Starting Friday, April 26 through the summer of 2020, L train service will be suspended on weeknights and weekends. The halt of train service is part of the Metropolitan Transportation Authority’s revised plan to repair the Canarsie Tunnel, proposed by Gov. Andrew Cuomo in January as an alternative to shuttering the line completely. While the L train will run normally during peak times for the next year and a half, service on the line will be reduced starting as early as 8 p.m. on weekdays. To ease the impending headache for commuters, the MTA has released a map that shows service alternatives, transfer points, and planned wait times for the L train.
L Train Shutdown
Ahead of the revised partial shutdown happening at the end of the month, the L train is shutting down. Starting Monday, April 15, the line will not run for 10 weeknights between Manhattan and Brooklyn from 10:30 p.m. to 5 a.m., Monday through Friday. The shuttered service allows the Metropolitan Transportation Authority to install signal equipment to prepare for rehabilitation work on the Canarsie Tunnel set to begin April 27, as amNY reported.
The Metropolitan Transportation Authority has chosen a consultant to oversee the reconstruction of the 100-year-old L train tunnel, the Wall Street Journal reported Thursday. The agency tapped JMT of NY Inc. to review construction timelines and safety and environmental concerns for the never-been-done-before project. After Gov. Andrew Cuomo intervened earlier this year, the MTA revised its original Carnasie Tunnel repair plan to not require the L train to shut down for 15 months, but instead have construction work take place on nights and weekends. But the $1.2 million contract–which must be approved by the MTA board next week–does not include a review of the feasibility of the updated L train plan before construction is set to begin on April 27.
The MTA said in a press release that 100 percent of riders during high ridership hours will have full service under the revised approach to L train repairs. Also, added transit options such as more G, 7 and M service, new Williamsburg Link buses and free transfers will benefit evening and weekend riders. Starting in March, the MTA will be holding open houses with the community to discuss the plan.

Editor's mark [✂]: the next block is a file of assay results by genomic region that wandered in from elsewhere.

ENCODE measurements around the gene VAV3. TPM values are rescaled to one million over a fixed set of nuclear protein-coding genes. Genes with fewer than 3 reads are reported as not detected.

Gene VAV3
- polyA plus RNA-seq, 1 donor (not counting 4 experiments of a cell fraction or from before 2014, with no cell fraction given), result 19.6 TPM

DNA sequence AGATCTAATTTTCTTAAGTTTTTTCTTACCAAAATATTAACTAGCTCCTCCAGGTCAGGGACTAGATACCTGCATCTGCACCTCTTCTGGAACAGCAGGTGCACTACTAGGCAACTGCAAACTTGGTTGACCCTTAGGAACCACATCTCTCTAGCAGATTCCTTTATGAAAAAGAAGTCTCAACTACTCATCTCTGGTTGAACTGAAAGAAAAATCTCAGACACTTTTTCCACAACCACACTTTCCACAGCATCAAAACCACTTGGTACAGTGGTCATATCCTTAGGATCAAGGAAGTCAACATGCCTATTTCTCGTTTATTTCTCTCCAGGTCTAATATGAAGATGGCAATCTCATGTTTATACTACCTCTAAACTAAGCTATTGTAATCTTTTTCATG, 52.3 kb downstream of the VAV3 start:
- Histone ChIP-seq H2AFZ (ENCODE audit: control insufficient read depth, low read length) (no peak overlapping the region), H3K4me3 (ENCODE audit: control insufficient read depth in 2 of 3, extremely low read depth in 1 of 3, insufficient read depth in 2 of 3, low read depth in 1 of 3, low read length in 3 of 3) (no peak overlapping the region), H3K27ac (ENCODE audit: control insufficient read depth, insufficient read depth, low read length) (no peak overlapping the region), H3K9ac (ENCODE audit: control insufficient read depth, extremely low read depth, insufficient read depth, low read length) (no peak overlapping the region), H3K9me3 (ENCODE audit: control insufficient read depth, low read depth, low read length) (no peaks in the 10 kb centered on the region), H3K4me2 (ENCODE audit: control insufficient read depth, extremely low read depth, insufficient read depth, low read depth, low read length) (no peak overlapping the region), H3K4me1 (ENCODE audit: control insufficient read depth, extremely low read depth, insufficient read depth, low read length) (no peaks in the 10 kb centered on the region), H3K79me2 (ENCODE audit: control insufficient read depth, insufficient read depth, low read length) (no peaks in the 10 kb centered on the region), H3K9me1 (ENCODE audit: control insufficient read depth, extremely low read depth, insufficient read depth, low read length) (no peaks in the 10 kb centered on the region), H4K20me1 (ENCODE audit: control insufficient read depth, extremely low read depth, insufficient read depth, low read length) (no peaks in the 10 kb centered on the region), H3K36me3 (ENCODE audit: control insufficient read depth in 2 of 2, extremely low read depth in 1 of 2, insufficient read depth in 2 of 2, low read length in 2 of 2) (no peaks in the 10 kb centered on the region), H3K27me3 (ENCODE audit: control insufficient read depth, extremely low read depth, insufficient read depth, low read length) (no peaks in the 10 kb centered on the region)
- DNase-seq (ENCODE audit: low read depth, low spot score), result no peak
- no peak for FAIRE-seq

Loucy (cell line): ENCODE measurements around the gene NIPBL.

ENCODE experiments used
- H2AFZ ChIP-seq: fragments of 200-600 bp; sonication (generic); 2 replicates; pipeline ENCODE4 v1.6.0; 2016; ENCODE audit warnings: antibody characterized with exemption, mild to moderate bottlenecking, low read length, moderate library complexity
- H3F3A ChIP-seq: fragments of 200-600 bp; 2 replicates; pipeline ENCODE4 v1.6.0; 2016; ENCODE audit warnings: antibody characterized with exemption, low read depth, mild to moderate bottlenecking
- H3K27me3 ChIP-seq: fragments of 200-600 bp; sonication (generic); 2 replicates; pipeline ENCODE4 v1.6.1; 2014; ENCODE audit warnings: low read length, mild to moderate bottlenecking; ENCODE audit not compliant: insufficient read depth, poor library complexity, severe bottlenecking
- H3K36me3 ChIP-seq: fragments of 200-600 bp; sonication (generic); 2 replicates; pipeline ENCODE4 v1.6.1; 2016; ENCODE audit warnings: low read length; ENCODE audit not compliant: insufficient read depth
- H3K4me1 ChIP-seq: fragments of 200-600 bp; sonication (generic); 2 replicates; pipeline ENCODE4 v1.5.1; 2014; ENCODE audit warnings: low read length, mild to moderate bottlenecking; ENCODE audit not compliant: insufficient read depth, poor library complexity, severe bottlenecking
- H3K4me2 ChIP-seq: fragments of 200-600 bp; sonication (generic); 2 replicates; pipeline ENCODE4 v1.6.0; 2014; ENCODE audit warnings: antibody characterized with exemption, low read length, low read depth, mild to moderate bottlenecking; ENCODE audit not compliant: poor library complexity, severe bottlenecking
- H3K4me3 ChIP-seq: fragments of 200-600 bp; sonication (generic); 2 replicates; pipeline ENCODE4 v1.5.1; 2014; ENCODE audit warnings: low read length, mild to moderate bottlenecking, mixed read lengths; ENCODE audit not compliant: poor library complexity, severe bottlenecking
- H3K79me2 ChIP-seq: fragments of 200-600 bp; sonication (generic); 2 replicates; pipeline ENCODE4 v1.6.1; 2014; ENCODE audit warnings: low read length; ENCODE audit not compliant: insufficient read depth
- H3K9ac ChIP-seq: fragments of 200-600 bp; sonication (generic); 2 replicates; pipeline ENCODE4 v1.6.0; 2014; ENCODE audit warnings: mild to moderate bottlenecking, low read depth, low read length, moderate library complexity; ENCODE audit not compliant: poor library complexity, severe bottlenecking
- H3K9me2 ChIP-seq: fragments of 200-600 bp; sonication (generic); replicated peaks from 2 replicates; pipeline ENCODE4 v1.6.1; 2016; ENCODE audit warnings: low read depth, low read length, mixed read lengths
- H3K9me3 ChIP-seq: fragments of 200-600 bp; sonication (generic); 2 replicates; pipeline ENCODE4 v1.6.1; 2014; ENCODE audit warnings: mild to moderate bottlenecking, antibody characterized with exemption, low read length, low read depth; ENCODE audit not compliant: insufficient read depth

Via Oran Viriyincy on Flickr
With the L train shutdown called off last month after years of preparing for its impact on commuters, many New Yorkers were left wondering what would happen to the mitigation efforts planned for both Manhattan and Brooklyn. According to amNY, the Metropolitan Transportation Authority no longer sees the need for a busway on 14th Street, which was intended to limit car traffic during the L train shutdown. While the MTA said it intends to run buses as often as every three minutes on 14th Street when L train service is reduced this spring, critics say buses will move at a sluggish pace.
Image via Flickr
Beginning on Monday, the MTA is planning a series of overnight and weekend interruptions of L train service that will give commuters a glimpse at what’s to come when Governor Cuomo’s new one-track plan to fix the Sandy-damaged Canarsie Tunnel kicks in at the end of April. From January 28 and through March 18, L trains will not run between Broadway Junction and 8 Avenue weeknights from 10:45 p.m. to 5 a.m. In addition to the weeknight closures, there will be no L-train service on seven weekends in February and March: Feb. 1-4, Feb. 8–11, Feb. 15–19, Feb. 22–25, March 1–4, March 8–11, and March 15–18.
Photo courtesy of Blue Point Brewing Company
The L train shutdown may be canceled, but don’t let Cuomo’s Superman tactics trick you into thinking you’ll get off unscathed. Even without a full 15-month shutdown, there will be a slew of headaches and, like beer company Blue Point Brewing Company says, “who knows what will happen next?!” And when in doubt, an adult beverage can help soften the blow, which is why Blue Point developed its new “What the L?” brew, complete with a very Williamsburg-esque label created by local graphic designer and subway artist Winston Tseng.
Image via Governor Cuomo’s Flickr
With Governor Cuomo’s plan to avoid a total L train shutdown for 15 months in favor of a “nights and weekends” approach confirmed earlier this month, questions still remain about just what the alternate plan will entail and how riders will be affected. According to an exclusive MTA memo draft obtained by Streetsblog and the New York Post this week, it looks like the new Canarsie Tunnel repair plan will bring its own set of headaches for straphangers, including 20-minute waits between trains on weekends and an exit-only system at First and Third Avenues on weekends.
“The total shutdown of both tunnels and all service scheduled for April 27 will not be necessary,” reads a statement from the Metropolitan Transportation Authority released Thursday. The announcement comes just a few days after the MTA held an “emergency” meeting to present the agency’s board with information about the new L train plan ahead of a vote on the project. But it appears the MTA will argue that the new plan, which would not require a total shutdown of subway service, does not need board approval to move forward after all.
Earlier this month, Gov. Andrew Cuomo shocked New Yorkers when he called off the 15-month shutdown of L-train service, part of the plan to fix the Canarsie Tunnel which had been in the works for years. Instead, the governor, along with an expert panel of engineers, presented a new, never-been-done-before plan that would require less construction in the century-old tunnel. But the New York Times reported on Tuesday that a similar plan was rejected by the Metropolitan Transportation Authority nearly five years ago over safety and feasibility concerns.